Google AI predicts floods four days early in South America and Africa

An artificial intelligence from Google can predict floods even in regions with little data on water flow, and its predictions four days in advance are as accurate as conventional systems manage for the same day.

Google’s artificial intelligence flood prediction system can now forecast floods four days in advance in data-poor regions, like South America and Africa, as well as data-rich areas like Europe and the US.

Google’s flood prediction AI, Flood Hub

Most of the world’s waterways don’t have accurate measurements for water flow, which makes predicting floods hard. Lower-income countries are disproportionately affected by a lack of data, whereas higher-income countries are more likely to have well-measured rivers and lakes and so more accurate flood predictions.

In 2018, Google introduced an AI-powered flood forecasting system for India and Bangladesh, two of the most flood prone countries in the world. It later expanded the number of countries available and launched a website, called Flood Hub. The system had high predictive power for the few countries covered and helped alert people living there to possible floods.

Now, Grey Nearing at Google and his colleagues have tested their AI prediction system on data from more countries around the world.

To develop the AI model, Nearing and his colleagues fed it publicly available stream flow data gathered by the World Meteorological Organization, as well as ground and satellite-based weather forecasts from up to a year before. The model worked out the relationship between these variables and water levels from real bodies of water. It could then use this to predict future events when given new data.

“One of the limitations of traditional hydrology models is that they’re really accurate mostly in places where they’re well calibrated,” says Nearing. “AI models, even though they’re data driven, learn general hydrological behaviours and are better able to move from one location to another.”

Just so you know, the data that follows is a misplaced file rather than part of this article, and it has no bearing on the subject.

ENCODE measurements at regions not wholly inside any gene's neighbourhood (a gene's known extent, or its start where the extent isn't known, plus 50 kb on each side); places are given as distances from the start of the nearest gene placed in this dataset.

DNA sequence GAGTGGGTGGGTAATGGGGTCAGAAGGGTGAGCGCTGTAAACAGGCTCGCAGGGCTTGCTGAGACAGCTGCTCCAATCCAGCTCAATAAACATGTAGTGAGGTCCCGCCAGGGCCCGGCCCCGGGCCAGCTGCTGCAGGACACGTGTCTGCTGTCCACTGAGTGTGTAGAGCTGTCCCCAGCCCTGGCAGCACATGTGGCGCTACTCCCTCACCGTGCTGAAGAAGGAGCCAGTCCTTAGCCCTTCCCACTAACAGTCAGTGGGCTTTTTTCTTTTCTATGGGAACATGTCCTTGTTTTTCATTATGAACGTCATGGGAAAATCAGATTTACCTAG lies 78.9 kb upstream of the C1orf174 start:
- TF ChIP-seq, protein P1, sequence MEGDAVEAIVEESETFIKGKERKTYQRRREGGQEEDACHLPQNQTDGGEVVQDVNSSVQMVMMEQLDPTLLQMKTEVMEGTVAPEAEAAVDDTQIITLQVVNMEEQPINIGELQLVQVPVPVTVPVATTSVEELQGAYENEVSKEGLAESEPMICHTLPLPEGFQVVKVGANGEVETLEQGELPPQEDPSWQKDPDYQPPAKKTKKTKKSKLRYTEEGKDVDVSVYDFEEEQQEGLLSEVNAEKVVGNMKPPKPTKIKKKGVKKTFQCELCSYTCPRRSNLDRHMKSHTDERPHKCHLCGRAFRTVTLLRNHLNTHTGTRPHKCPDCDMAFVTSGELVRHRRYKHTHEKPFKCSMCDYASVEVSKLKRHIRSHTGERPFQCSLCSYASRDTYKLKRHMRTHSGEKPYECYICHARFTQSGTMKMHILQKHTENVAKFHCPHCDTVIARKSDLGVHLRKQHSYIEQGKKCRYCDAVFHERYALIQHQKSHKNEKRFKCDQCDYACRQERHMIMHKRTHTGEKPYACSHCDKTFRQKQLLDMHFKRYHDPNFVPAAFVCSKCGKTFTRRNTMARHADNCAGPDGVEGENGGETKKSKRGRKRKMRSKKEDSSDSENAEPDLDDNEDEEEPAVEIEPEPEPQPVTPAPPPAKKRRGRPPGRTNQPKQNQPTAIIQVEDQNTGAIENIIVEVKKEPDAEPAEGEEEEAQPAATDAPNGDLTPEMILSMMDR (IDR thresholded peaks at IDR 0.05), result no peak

The researchers tested their model on more than 5000 water flow measurements from across the world, taken between 1984 and 2021, and found that, on average, the prediction level was as accurate four days in advance as the best conventional systems can predict on the day.

“If you go to our Flood Hub, and you look at the predictions four days from now, you’re gonna get information that’s about as accurate as you would have gotten from the existing system if you went and looked for today,” says Nearing.

The system could predict flooding events between four and six days in advance in regions with sparse water data, such as in South America and Africa, and sometimes as far ahead as seven days. The researchers assessed the flood predictions at the continent level rather than at the country level.

While the data in the study was restricted to publicly available data, Google currently has data for more than 80 countries available in its Flood Hub and Google Search. “Anyone can go and look. And if you’re in an area that we cover, then you’ll see the information from this model in real time,” says Nearing.

The system has been operational and sending out flood alerts in 80 countries since October 2022.

“The fact that this improves on our current global benchmarks is really significant for disaster forecasting,” says Paul Bates at the University of Bristol, UK.


arXivDOI: 10.48550/arXiv.2307.16104

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